By Cherie T. Buisson, DVM, CHPV
Certified Hospice and Palliative Care Veterinarian
I’ll tell you two secrets:
1. I hate taking care of my own (including my family’s) pets
2. I rarely let anyone else do it.
This isn’t an indictment of my family members, their pets, or my pets.
It’s an acknowledgment of the pressure (all self-induced) I feel when I don’t have that one step of the distance between myself and a client/patient. This situation is actually good for me since it helps me have empathy for my clients and their pets. I have a very good idea of what happens when they get their pets home and actually try to follow my instructions.
Many of us in the veterinary profession are perfectionists. It hurts us when things go wrong, especially when those things involve people we’ve spent our whole lives trying to please. It hurts even more when we deeply love a pet we struggle to help.
As I write, I’m sitting with my dachshund (Frieda) whose rear legs are paralyzed. My husband is out of town, so I’m all alone with my brain running amok. I’m second guessing myself and hoping I’m not the reason she becomes paralyzed or has to be euthanized. The swirling whirlpool in my head got so bad that I did something an introvert like me almost never does – I called someone for help.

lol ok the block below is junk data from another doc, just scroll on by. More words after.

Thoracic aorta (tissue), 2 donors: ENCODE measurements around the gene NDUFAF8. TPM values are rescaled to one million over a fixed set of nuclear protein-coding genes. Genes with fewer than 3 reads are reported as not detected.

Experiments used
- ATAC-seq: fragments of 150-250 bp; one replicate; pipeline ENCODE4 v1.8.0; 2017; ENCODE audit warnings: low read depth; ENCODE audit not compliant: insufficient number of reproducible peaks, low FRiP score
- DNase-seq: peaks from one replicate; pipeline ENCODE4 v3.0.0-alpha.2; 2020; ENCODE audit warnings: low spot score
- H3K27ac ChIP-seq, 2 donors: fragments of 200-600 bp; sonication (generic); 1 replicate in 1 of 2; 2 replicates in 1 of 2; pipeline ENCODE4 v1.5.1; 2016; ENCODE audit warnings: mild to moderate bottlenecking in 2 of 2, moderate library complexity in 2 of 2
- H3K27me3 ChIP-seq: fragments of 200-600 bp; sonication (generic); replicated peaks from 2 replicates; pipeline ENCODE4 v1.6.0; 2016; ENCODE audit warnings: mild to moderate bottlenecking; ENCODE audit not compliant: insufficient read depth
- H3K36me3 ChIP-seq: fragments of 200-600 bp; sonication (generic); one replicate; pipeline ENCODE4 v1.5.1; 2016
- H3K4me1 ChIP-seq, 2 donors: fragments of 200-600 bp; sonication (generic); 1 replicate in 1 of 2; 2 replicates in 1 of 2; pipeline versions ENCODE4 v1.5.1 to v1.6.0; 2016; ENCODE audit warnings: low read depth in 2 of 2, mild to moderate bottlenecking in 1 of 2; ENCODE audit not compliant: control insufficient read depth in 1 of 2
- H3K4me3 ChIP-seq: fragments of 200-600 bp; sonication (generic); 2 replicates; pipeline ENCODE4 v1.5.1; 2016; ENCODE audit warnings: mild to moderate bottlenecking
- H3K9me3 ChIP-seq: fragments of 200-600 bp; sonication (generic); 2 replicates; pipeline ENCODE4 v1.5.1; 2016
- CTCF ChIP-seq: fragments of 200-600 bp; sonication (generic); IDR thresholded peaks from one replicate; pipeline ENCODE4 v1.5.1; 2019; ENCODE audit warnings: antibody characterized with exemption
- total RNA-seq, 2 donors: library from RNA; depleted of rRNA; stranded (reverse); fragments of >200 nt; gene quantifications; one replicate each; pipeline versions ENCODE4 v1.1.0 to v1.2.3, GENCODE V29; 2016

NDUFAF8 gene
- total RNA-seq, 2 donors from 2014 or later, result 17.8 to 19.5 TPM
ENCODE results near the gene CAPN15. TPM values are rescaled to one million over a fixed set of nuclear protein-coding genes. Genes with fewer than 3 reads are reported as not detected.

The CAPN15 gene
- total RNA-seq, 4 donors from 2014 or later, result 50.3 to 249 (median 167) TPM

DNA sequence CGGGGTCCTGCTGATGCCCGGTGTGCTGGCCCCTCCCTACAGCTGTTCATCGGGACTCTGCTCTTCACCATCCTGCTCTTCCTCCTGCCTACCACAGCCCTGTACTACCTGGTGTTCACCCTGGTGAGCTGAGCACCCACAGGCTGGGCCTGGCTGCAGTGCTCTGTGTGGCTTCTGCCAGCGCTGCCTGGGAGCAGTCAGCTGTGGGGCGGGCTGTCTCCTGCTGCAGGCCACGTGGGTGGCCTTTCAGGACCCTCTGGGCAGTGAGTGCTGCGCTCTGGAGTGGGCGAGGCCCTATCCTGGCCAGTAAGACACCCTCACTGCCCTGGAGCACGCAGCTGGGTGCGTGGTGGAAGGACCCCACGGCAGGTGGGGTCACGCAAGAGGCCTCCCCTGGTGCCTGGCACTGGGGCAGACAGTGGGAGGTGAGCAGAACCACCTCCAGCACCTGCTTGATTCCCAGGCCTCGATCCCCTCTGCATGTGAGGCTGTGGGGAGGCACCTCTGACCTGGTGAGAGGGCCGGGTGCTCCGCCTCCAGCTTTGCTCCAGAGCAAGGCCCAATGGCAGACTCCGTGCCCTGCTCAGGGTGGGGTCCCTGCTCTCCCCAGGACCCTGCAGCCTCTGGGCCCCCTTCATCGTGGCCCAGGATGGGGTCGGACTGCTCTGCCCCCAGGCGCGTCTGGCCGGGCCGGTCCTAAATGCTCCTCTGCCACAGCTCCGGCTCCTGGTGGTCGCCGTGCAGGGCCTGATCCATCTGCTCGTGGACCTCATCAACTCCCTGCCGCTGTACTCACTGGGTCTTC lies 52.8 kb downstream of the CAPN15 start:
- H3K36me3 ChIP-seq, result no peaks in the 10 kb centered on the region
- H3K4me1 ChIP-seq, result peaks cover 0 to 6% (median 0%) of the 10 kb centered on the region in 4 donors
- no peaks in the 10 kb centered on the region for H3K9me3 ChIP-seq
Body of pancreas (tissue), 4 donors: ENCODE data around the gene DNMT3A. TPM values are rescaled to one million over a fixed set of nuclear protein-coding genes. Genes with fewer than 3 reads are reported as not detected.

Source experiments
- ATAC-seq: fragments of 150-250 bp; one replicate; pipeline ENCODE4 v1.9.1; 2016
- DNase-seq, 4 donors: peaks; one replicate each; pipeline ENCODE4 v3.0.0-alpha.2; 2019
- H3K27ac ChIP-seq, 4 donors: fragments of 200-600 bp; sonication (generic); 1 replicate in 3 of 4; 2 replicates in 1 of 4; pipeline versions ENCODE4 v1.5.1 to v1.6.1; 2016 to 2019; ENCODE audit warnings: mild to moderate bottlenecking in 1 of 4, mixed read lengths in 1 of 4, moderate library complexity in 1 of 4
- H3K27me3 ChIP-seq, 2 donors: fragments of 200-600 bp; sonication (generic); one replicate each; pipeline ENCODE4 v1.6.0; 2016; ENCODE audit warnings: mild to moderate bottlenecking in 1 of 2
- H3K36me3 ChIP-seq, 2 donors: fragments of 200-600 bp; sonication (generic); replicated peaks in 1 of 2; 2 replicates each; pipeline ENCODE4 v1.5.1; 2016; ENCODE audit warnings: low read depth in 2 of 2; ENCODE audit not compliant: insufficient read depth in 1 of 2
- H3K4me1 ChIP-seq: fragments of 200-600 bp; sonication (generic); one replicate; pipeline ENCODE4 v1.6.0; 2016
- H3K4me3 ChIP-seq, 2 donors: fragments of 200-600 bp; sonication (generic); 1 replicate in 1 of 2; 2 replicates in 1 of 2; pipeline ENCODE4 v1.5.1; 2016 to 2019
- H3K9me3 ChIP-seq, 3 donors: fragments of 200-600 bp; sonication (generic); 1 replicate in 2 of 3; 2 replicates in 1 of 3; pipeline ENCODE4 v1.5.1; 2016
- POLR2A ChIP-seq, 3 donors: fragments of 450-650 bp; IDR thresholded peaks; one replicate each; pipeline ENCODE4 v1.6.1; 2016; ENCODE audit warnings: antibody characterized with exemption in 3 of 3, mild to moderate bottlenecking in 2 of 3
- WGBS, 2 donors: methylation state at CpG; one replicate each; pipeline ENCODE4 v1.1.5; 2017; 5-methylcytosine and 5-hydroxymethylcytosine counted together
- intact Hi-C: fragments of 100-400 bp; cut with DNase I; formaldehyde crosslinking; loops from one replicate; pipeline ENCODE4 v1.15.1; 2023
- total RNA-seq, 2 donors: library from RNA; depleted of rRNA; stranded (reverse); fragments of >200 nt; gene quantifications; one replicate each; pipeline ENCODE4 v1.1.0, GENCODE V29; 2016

“I need a real vet,” I whined into the phone. There is never a time that I feel my absence from clinics more than when one of my pets is ill.
My good friend and fellow veterinarian laughed. “You ARE a real vet!”
She gets me, though, so she knew exactly what I needed. I laid out everything like I was going to confession. I felt lighter with each word that came out of my mouth. She confirmed that I was doing the right things and reminded me what to do to monitor Frieda for changes. After all, I haven’t treated a young dog with a disc herniation in years. Then she asked me about her cat’s breathing treatments. We both left the conversation feeling better.
So many of us feel like wimps for not being “strong enough” to handle our family pets on our own. We feel like we must be failures if we have to ask for help. Yet, we lecture our clients that they shouldn’t practice medicine on their pets themselves. That’s mostly because they don’t have the knowledge that we do. But part of it is because it’s hard to be objective and do what must be done when you’re making life and death decisions about family. We encourage and expect them to ask us for help. Why shouldn’t our rules apply to us as well?
So phone a friend. Ask a colleague to work on your pets. One of the smartest decisions I ever made was having my friend and local vet dentist perform dentistry on my pets. It’s worth the money to not agonize over every little detail.
Do whatever you have to do to make this job just a little less stressful. And remember – the next time a client is having trouble with compliance, show some compassion. Because we’ve all been there.